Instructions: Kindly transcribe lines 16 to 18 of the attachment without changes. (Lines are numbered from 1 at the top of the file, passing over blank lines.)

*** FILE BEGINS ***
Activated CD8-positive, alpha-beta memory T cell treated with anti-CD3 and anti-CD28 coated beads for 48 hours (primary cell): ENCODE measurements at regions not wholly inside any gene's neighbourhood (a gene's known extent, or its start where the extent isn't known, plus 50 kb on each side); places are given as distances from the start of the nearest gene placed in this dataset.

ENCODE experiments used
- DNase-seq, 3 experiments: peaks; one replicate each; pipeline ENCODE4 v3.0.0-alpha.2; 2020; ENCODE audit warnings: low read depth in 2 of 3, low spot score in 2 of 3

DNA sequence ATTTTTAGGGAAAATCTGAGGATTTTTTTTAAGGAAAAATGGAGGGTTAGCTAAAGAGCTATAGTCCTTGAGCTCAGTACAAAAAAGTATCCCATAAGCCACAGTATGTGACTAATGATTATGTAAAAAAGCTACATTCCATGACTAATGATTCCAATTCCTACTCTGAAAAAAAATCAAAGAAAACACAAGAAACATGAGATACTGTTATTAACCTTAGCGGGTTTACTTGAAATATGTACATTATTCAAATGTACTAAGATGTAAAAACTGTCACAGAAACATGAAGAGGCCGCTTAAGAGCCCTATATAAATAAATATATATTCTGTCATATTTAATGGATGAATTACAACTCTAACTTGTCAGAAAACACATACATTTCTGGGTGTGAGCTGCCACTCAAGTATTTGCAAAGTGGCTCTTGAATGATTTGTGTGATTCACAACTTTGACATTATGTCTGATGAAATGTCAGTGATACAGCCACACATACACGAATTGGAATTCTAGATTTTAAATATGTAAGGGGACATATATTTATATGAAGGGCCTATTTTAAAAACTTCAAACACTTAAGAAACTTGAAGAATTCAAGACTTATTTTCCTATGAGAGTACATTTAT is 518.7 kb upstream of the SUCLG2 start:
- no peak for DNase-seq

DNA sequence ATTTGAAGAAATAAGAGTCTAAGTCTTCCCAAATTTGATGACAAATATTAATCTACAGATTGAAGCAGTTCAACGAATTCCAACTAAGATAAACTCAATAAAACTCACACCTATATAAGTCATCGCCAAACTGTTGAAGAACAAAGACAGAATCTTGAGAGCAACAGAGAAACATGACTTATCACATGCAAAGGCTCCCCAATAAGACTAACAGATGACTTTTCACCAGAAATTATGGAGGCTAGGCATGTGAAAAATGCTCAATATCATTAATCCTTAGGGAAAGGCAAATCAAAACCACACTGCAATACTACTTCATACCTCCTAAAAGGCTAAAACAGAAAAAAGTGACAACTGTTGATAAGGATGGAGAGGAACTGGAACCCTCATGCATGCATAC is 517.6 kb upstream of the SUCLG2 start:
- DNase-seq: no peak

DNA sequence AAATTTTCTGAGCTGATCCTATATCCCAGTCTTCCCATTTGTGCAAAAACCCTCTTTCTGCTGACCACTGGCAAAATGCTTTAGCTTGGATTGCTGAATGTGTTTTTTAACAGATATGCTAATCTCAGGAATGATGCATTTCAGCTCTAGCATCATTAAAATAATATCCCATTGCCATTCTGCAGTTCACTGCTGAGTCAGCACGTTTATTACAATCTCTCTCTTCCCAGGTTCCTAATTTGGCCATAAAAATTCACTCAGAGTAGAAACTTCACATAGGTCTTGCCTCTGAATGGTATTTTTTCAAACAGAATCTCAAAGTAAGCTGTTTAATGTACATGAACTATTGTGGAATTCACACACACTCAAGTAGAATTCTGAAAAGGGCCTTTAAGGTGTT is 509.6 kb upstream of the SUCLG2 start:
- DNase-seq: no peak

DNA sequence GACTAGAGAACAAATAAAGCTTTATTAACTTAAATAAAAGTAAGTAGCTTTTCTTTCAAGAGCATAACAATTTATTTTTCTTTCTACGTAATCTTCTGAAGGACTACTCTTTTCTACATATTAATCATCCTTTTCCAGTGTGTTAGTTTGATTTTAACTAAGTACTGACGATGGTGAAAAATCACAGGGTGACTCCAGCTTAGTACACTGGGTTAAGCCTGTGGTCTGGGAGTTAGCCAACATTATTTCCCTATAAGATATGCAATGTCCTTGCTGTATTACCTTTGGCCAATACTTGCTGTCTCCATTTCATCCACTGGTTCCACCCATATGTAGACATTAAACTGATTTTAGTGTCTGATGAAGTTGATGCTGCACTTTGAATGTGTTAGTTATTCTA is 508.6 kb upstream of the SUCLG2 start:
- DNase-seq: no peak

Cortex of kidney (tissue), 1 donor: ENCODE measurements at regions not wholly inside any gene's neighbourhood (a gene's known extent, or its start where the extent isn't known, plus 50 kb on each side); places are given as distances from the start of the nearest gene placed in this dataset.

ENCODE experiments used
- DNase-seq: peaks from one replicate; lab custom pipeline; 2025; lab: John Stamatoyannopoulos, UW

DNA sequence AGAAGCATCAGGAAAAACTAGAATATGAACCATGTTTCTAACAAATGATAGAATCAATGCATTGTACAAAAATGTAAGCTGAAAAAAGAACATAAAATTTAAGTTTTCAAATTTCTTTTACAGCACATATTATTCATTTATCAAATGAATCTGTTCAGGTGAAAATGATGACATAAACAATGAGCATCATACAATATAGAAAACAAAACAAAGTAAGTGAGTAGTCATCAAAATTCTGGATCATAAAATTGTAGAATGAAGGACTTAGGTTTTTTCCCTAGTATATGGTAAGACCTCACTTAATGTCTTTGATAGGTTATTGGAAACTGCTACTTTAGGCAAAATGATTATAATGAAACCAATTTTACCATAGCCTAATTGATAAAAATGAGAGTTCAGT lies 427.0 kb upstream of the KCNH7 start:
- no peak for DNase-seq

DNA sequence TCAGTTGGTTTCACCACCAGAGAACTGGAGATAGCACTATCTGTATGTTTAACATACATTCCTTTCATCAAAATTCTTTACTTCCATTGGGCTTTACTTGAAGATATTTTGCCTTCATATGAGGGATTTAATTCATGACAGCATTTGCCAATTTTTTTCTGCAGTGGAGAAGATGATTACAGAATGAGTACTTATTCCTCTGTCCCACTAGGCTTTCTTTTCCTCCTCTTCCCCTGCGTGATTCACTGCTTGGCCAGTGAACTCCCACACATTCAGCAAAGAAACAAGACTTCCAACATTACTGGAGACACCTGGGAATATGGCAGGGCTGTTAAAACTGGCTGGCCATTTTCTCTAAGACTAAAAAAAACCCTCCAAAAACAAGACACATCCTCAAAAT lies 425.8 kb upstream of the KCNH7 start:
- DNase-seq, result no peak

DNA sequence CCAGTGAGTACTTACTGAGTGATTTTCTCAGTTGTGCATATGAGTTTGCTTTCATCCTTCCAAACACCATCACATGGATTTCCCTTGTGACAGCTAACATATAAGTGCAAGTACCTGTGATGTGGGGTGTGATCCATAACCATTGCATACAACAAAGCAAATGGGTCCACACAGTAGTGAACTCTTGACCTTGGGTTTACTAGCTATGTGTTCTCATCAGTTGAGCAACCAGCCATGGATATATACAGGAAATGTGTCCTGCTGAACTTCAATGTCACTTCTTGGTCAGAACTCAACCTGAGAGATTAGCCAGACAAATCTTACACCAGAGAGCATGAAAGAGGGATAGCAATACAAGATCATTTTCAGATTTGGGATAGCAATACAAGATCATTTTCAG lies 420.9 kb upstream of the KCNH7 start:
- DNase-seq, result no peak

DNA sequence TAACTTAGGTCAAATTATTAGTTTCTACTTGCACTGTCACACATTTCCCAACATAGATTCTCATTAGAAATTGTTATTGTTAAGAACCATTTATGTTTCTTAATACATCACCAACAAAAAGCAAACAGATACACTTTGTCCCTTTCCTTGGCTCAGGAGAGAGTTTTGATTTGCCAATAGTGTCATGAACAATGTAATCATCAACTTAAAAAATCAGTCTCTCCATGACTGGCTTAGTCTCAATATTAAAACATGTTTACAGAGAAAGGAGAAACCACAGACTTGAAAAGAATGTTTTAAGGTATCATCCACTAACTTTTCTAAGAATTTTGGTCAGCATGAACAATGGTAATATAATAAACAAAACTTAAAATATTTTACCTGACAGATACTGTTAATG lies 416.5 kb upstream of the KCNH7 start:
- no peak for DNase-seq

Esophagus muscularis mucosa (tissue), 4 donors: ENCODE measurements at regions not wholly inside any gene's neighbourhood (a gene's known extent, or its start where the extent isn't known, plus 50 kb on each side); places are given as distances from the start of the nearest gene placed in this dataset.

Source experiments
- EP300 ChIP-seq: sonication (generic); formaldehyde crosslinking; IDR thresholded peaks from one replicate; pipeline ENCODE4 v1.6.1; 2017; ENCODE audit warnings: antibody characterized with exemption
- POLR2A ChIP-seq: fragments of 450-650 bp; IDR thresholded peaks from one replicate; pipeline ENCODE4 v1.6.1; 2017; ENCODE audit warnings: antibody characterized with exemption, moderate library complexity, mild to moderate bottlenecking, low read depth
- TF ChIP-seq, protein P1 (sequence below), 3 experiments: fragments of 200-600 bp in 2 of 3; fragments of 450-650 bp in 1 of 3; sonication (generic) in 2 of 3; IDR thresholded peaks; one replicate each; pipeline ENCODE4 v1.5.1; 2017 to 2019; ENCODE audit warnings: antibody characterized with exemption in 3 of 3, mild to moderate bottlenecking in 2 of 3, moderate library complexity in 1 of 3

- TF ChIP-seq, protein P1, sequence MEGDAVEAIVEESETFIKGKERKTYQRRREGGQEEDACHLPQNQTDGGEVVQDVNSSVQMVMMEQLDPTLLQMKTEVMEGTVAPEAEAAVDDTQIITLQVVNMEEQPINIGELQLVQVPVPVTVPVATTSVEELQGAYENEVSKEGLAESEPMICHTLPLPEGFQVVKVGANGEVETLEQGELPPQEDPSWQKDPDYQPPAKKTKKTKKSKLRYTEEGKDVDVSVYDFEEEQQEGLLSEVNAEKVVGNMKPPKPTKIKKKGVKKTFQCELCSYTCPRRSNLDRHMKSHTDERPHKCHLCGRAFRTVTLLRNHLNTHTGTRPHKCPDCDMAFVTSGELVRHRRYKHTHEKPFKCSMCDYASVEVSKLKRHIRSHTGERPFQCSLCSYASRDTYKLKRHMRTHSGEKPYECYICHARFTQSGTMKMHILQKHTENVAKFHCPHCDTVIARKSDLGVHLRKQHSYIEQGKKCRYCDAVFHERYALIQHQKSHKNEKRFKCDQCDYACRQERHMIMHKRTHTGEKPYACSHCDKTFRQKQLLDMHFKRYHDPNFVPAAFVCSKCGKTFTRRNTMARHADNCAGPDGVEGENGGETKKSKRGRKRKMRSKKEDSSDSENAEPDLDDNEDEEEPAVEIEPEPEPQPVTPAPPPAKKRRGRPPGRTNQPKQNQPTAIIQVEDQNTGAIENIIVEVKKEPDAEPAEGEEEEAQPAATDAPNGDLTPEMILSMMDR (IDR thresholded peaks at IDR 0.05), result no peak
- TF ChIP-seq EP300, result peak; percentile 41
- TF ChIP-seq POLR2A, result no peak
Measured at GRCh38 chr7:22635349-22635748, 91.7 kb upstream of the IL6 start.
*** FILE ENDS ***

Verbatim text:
- no peak for DNase-seq

DNA sequence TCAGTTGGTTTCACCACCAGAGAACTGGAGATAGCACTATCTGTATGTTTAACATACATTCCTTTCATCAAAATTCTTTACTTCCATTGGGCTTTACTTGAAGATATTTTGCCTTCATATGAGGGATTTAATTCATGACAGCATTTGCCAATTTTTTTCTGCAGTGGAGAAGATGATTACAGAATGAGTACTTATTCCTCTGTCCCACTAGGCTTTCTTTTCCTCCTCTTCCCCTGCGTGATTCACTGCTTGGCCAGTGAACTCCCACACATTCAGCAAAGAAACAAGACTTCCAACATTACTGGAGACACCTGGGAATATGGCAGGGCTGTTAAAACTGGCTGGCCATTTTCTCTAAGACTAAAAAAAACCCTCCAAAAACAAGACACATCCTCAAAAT lies 425.8 kb upstream of the KCNH7 start:
- DNase-seq, result no peak